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RFC 3097
RSVP Cryptographic Authentication -- Updated Message Type Value.
R. Braden, L. Zhang. April 2001.

 
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Network Working Group R. Braden Request for Comments: 3097 ISI Updates: 2747 L. Zhang Category: Standards Track UCLA April 2001 RSVP Cryptographic Authentication -- Updated Message Type Value Status of this Memo This document specifies an Internet standards track protocol for the Internet community, and requests discussion and suggestions for improvements. Please refer to the current edition of the "Internet Official Protocol Standards" (STD 1) for the standardization state and status of this protocol. Distribution of this memo is unlimited. Copyright Notice Copyright (C) The Internet Society (2001). All Rights Reserved. Abstract This memo resolves a duplication in the assignment of RSVP Message Types, by changing the Message Types assigned by RFC 2747 to Challenge and Integrity Response messages. 1. Introduction RFC 2747 ("RSVP Cryptographic Authentication") [RFC2747] assigns RSVP Message Type 12 to an Integrity Response message, while RFC 2961 ("RSVP Refresh Overhead Reduction Extensions") [RFC2961] assigns the same value to a Bundle message. This memo resolves the conflict over RSVP Message Type 12 by assigning a different value to the Message Type of the Integrity Response Message in RFC 2747. It is believed that the protocol defined by RFC 2961 entered use in the field before the RFC's publication and before the conflicting Message Type was noticed, and that it may be easier to install new software in environments that have deployed the Integrity object than in those that have deployed the refresh reduction extension. To simplify possible interoperability problems caused by this change, we also assign a new value to the Message Type of RFC 2747's Challenge message, to which the Integrity Response message is a reply. Braden & Zhang Standards Track [Page 1]
RFC 3097 RSVP Cryptographic Authentication April 2001 2. Modification Message Types defined in the RSVP Integrity extension [RFC 2747] shall be changed as follows: o Challenge message has Message Type 25. o Integrity Response message has Message Type 25+1. 3. Compatibility Two communicating nodes whose Integrity implementations are conformant with this modification will interoperate, using Message Type 12 for Bundle messages and Message Types 25 and 26 for the Integrity handshake. A non-conformant implementation of the Integrity extension will not interoperate with a conformant implementation (though two non-conformant implementations can interoperate as before). There is no possibility of an Integrity handshake succeeding accidentally due to this change, since both sides of the handshake use the new numbers or the old numbers. Furthermore, the Integrity Response message includes a 32-bit cookie that must match a cookie in the Challenge message, else the challenge will fail. Finally, a non-conformant implementation should never receive a Bundle message that it interprets as an Integrity Response message, since RFC 2961 requires that Bundle messages be sent only to a Bundle-capable node. 4. References [RFC2747] Baker, F., Lindell, R. and M. Talwar, "RSVP Cryptographic Authentication", RFC 2747, January 2000. [RFC2961] Berger, L., Gan, D., Swallow, G., Pan, P., Tommasi, F. and S. Molendini, "RSVP Refresh Overhead Reduction Extensions", RFC 2961, April 2001. Security Considerations No new security considerations are introduced beyond RFC 2747 itself and the compatibility issues above. Braden & Zhang Standards Track [Page 2]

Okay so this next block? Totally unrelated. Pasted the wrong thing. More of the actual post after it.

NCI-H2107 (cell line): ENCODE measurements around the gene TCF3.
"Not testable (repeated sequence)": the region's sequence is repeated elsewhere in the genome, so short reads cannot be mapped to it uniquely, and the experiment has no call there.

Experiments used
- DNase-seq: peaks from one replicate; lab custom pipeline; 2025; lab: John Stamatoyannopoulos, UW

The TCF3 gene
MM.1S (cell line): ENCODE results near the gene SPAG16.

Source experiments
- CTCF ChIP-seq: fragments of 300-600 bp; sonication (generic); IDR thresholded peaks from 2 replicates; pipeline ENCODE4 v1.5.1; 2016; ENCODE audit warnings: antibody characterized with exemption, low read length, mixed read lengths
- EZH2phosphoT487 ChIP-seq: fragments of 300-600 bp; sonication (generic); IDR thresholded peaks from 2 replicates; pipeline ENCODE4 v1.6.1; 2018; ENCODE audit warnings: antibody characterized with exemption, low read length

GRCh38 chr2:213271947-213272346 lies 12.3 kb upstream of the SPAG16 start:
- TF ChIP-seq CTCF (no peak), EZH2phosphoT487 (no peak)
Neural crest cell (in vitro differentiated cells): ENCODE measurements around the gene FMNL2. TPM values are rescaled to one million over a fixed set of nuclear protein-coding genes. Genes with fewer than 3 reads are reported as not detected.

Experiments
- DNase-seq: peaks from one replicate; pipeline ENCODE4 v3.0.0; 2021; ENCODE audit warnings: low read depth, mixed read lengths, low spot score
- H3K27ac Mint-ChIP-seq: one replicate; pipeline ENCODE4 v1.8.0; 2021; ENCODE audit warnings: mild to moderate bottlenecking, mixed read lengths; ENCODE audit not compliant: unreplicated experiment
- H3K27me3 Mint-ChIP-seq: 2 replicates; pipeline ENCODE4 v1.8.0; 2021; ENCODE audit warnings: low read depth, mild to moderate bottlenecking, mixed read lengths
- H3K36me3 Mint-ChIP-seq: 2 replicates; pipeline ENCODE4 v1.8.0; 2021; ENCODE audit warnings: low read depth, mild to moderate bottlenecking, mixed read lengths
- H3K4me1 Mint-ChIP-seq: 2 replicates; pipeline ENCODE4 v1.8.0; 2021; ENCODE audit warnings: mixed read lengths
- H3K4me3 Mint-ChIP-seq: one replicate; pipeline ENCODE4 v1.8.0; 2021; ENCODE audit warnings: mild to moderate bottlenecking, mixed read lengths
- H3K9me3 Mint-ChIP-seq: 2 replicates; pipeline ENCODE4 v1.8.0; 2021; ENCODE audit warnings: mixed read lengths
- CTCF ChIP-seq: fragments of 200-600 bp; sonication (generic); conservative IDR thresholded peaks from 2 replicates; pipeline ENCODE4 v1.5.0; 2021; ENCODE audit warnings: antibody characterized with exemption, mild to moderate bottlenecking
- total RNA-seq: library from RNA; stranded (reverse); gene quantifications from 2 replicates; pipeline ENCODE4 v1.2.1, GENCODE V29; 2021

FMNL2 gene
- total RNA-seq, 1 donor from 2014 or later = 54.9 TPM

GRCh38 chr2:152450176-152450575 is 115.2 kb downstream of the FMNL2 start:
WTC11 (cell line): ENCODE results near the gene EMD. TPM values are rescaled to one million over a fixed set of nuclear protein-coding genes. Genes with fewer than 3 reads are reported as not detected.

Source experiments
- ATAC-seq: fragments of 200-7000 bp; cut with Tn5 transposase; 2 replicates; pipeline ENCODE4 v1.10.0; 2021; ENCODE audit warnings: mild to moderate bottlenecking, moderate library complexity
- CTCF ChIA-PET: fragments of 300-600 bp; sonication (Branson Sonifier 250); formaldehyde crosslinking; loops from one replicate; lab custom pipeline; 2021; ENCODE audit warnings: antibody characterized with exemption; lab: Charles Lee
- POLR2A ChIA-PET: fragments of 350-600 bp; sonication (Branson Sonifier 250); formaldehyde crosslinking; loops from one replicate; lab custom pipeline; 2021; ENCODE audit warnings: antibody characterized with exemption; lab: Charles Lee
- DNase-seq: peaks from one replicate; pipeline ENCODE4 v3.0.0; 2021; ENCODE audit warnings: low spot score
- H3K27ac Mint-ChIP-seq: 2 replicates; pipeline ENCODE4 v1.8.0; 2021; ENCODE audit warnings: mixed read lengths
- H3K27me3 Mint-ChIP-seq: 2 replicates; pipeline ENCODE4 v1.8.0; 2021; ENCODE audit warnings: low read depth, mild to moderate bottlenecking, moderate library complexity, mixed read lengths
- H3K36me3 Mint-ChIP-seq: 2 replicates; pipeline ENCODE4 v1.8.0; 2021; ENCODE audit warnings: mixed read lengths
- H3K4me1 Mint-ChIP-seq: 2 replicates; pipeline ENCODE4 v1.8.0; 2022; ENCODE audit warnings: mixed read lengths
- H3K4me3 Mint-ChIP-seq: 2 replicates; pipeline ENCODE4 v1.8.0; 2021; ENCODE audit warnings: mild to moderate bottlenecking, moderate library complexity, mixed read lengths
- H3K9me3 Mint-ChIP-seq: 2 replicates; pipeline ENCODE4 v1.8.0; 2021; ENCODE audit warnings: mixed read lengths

RFC 3097 RSVP Cryptographic Authentication April 2001 Authors' Addresses Bob Braden USC Information Sciences Institute 4676 Admiralty Way Marina del Rey, CA 90292 Phone: (310) 822-1511 EMail: Braden@ISI.EDU Lixia Zhang UCLA Computer Science Department 4531G Boelter Hall Los Angeles, CA 90095-1596 USA Phone: 310-825-2695 EMail: lixia@cs.ucla.edu Braden & Zhang Standards Track [Page 3]
RFC 3097 RSVP Cryptographic Authentication April 2001 Full Copyright Statement Copyright (C) The Internet Society (2001). All Rights Reserved. This document and translations of it may be copied and furnished to others, and derivative works that comment on or otherwise explain it or assist in its implementation may be prepared, copied, published and distributed, in whole or in part, without restriction of any kind, provided that the above copyright notice and this paragraph are included on all such copies and derivative works. However, this document itself may not be modified in any way, such as by removing the copyright notice or references to the Internet Society or other Internet organizations, except as needed for the purpose of developing Internet standards in which case the procedures for copyrights defined in the Internet Standards process must be followed, or as required to translate it into languages other than English. The limited permissions granted above are perpetual and will not be revoked by the Internet Society or its successors or assigns. This document and the information contained herein is provided on an "AS IS" basis and THE INTERNET SOCIETY AND THE INTERNET ENGINEERING TASK FORCE DISCLAIMS ALL WARRANTIES, EXPRESS OR IMPLIED, INCLUDING BUT NOT LIMITED TO ANY WARRANTY THAT THE USE OF THE INFORMATION HEREIN WILL NOT INFRINGE ANY RIGHTS OR ANY IMPLIED WARRANTIES OF MERCHANTABILITY OR FITNESS FOR A PARTICULAR PURPOSE. Acknowledgement Funding for the RFC Editor function is currently provided by the Internet Society. Braden & Zhang Standards Track [Page 4]

   

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